Actually even Bristol Ridge was more versatile if it wasnt for the limited CPU perfs, but still it could be a little more than an office dedicated PC, something CPUs costing twice and more couldnt do, wich is quite pathetic given that 70% of the DTs sold are without dGPU..

Besides, the iGPU is not only for gaming...



https://www.computerbase.de/2018-01/raven-ridge-desktop-apu-ryzen-3-mobile/
 

CHADBOGA

Platinum Member
Mar 31, 2009
2,090
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With a Ryzen G series, performance with one stick of RAM would still be enough to handily outperform competing APUs. For more performance, add another stick and it would still be cheaper with similar performance to a 1030. No matter which way you slice it, Ryzen G series is a win.
Plus AMD have HSA.
 
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epsilon84

Golden Member
Aug 29, 2010
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The problem with the 2400 is this. 4C/4T is most likely more cpu performance than the igpu needs for the 2200, i.e. you will be gpu limited. Yes, the 2400 has a better cpu and marginally better gpu, but I seriously doubt the igpu can utilize the cpu fully (you will be even more strongly igpu limited) . But wait, 2400 fans say, you can add a dgpu. True, but if you are going to add a dgpu anyway, better to get a *much* better cpu for 30.00 more, ie the 1600.
Pretty much this.

Though I see nothing wrong with pairing a 2200G with a dGPU because at $99 it represents the best value 4C/4T CPU regardless of the iGPU.

The 2400G + dGPU is a harder sell because of the 1600 as you mentioned.
 

epsilon84

Golden Member
Aug 29, 2010
1,142
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I've asked this before without getting any response, is there any talk of potential hybrid crossfire setups with these APUs?

Would be great value if you could add a low end Vega based dGPU to a 2200G/2400G and get near 1050 levels or performance.
 

Shivansps

Diamond Member
Sep 11, 2013
3,641
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What about the APU to CPU ratio..?

If CPU ratio is that much upped it s no wonder that the APU to dGPU ratio is less favourable even if the whole APU was 10x faster..

Here the CPU has 2.5x the throughput of Bristol Ridge while the GPU has "only" 55% or so more Gflops, that s what you call worse, i guess that the previous complaint from a given public was that the CPU wasnt up to the GPU, now that you have i5/i7 perf level with a decent GPU at 50/60% of the price we are told that it s the worse APU ever, lol...

FTR 70% of DTs have only an iGPU, so the debate is not wether a CPU+dGPU would be better but what is the best APU for 70% of the DT market..
Here is the thing, yes, most of the DT PCs does not have a dGPU, but you dont know how many of those people actually need more powerfull IGPs, as i said earlier, most people are fine with what an A6-9500/A4-7300/G3930 gives in both CPU/IGP, if you worry about what that "70%" of people using IGP on desktop, a $50 2/4 with 3CU Ryzen replacing the 9500 will be A LOT BETTER than than these two that are more of a niche market, specially the 2400G.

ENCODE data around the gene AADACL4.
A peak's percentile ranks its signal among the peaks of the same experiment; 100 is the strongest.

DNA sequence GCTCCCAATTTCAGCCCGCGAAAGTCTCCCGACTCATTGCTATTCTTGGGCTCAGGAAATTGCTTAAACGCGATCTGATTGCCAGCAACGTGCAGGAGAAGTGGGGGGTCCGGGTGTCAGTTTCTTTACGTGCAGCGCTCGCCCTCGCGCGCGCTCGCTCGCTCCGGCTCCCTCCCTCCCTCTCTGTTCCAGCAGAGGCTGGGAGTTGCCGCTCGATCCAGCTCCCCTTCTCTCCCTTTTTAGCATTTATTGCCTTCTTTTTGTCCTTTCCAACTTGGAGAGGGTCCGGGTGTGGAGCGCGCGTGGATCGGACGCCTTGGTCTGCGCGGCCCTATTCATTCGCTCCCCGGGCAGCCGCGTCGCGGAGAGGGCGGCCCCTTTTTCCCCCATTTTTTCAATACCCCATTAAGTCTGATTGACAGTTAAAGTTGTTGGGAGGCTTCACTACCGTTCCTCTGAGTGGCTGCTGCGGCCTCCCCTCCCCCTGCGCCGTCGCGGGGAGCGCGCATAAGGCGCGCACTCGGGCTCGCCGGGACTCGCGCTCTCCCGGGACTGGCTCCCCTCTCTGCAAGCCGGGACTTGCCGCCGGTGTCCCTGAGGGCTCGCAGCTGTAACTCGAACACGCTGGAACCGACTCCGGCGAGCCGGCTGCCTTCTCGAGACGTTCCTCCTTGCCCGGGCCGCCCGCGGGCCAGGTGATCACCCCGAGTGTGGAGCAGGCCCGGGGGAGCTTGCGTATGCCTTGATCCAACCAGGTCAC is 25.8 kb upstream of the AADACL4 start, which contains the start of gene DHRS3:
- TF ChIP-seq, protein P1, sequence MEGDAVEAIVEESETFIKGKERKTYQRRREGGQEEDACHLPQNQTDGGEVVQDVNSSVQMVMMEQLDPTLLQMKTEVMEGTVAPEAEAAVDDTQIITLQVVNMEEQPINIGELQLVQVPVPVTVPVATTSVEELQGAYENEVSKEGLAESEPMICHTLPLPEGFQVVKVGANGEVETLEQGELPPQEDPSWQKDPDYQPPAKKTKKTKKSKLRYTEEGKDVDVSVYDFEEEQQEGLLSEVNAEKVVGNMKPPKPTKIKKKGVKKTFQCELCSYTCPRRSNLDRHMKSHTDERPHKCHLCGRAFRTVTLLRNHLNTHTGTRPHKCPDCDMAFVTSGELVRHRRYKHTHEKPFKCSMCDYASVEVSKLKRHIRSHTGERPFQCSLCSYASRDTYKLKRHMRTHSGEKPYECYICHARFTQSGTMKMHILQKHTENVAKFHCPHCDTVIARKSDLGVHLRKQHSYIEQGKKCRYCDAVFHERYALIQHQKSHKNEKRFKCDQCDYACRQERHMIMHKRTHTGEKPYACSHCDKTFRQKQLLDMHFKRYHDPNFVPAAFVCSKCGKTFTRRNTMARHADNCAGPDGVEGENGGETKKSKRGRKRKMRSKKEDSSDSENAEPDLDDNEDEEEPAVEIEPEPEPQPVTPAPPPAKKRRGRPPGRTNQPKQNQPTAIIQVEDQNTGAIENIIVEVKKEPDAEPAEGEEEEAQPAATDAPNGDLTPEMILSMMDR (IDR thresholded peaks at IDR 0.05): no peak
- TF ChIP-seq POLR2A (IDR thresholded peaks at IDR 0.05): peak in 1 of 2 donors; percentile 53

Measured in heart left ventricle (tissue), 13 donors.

The other part i dont understand, you are saying that you cant keep up with dGPU if you increase CPU perf? Look i dont going to ask the 2400G to match the RX550 that is just impossible and AMD abandoned lower end GPUs, like they did in the past with R7 240 and even the R7 250 DDR3, and Nvidia only has 1 card in this market the GT1030, that by price is more on the level of the R7 240, that a A8-7600 beaten the crap out of it with DDR3-1866. So im specting the new APU to be like the older APUs and being better that a $70 dGPU that has similar bandwidth, a 7600 was better than a R7 240 and had similar bandwidth, that moved forward to today the 2200G should beat the GT1030. And here we are talking about that MAYBE the 2400G can do that. Im not being unreasonable here and i just bored of the excuses. The 2200G has on paper what it takes to do it, why it cant?

Yes, its better than the old APU, a new product being better than an old one, who would have thought.
 
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neblogai

Member
Oct 29, 2017
144
49
101
I've asked this before without getting any response, is there any talk of potential hybrid crossfire setups with these APUs?

Would be great value if you could add a low end Vega based dGPU to a 2200G/2400G and get near 1050 levels or performance.
I guess this line in the graph at AMD is the answer:
'Dual Graphics: No'
http://products.amd.com/en-us/compare?prod1=148&type1=CPU&prod2=151&type2=CPU&prod3=244&type3=APU&prod4=243&type4=APU&prod5=&type5=
And AMD people have commented several times already that they are not implementing iGPU+dGPU doing graphics together. It may work only as DX12 multi GPU - which depends on game developer programing it in (so- next to no chance). Down the lane- it makes more sense to AMD to use either one integrated die, or several specialized dies on an interposer- so I guess multi-GPU does not have future anyway.
 

SPBHM

Diamond Member
Sep 12, 2012
5,023
377
126
We don't know if those results are overall firestrike score or graphics score. Therefore direct comparisons have a wildly large margin of error.
we don't know for sure but, it would make more sense to use GPU score for GPU overclock and memory scaling I think, since they kept the CPU clocks intact.
 

piesquared

Golden Member
Oct 16, 2006
1,651
473
136